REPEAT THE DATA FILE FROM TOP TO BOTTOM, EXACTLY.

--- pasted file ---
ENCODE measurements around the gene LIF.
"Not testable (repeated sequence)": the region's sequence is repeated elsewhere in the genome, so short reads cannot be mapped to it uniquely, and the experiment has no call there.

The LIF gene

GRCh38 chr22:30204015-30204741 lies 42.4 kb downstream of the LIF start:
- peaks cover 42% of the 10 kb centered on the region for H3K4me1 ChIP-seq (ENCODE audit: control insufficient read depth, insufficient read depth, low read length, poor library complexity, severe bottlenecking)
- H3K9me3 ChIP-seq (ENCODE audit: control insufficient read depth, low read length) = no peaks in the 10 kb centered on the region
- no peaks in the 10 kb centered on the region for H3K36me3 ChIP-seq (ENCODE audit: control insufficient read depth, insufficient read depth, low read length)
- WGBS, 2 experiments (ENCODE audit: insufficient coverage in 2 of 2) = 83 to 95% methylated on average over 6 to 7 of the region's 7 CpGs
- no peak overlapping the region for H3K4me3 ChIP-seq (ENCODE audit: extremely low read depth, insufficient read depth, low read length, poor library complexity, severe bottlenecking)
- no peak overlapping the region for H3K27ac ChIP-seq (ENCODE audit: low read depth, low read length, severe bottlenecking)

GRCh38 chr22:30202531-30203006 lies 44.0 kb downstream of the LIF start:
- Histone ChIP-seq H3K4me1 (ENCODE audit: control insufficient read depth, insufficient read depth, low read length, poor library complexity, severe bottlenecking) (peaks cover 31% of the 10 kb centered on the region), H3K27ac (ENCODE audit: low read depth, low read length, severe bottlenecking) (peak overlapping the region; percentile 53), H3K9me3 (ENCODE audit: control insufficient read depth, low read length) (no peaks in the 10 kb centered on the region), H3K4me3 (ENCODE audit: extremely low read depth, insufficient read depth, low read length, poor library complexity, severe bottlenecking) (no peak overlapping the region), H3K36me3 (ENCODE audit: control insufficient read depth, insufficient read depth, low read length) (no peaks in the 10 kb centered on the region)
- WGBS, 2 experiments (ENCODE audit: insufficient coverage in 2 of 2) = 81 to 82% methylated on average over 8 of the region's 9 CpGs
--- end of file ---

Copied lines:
ENCODE measurements around the gene LIF.
"Not testable (repeated sequence)": the region's sequence is repeated elsewhere in the genome, so short reads cannot be mapped to it uniquely, and the experiment has no call there.

The LIF gene

GRCh38 chr22:30204015-30204741 lies 42.4 kb downstream of the LIF start:
- peaks cover 42% of the 10 kb centered on the region for H3K4me1 ChIP-seq (ENCODE audit: control insufficient read depth, insufficient read depth, low read length, poor library complexity, severe bottlenecking)
- H3K9me3 ChIP-seq (ENCODE audit: control insufficient read depth, low read length) = no peaks in the 10 kb centered on the region
- no peaks in the 10 kb centered on the region for H3K36me3 ChIP-seq (ENCODE audit: control insufficient read depth, insufficient read depth, low read length)
- WGBS, 2 experiments (ENCODE audit: insufficient coverage in 2 of 2) = 83 to 95% methylated on average over 6 to 7 of the region's 7 CpGs
- no peak overlapping the region for H3K4me3 ChIP-seq (ENCODE audit: extremely low read depth, insufficient read depth, low read length, poor library complexity, severe bottlenecking)
- no peak overlapping the region for H3K27ac ChIP-seq (ENCODE audit: low read depth, low read length, severe bottlenecking)

GRCh38 chr22:30202531-30203006 lies 44.0 kb downstream of the LIF start:
- Histone ChIP-seq H3K4me1 (ENCODE audit: control insufficient read depth, insufficient read depth, low read length, poor library complexity, severe bottlenecking) (peaks cover 31% of the 10 kb centered on the region), H3K27ac (ENCODE audit: low read depth, low read length, severe bottlenecking) (peak overlapping the region; percentile 53), H3K9me3 (ENCODE audit: control insufficient read depth, low read length) (no peaks in the 10 kb centered on the region), H3K4me3 (ENCODE audit: extremely low read depth, insufficient read depth, low read length, poor library complexity, severe bottlenecking) (no peak overlapping the region), H3K36me3 (ENCODE audit: control insufficient read depth, insufficient read depth, low read length) (no peaks in the 10 kb centered on the region)
- WGBS, 2 experiments (ENCODE audit: insufficient coverage in 2 of 2) = 81 to 82% methylated on average over 8 of the region's 9 CpGs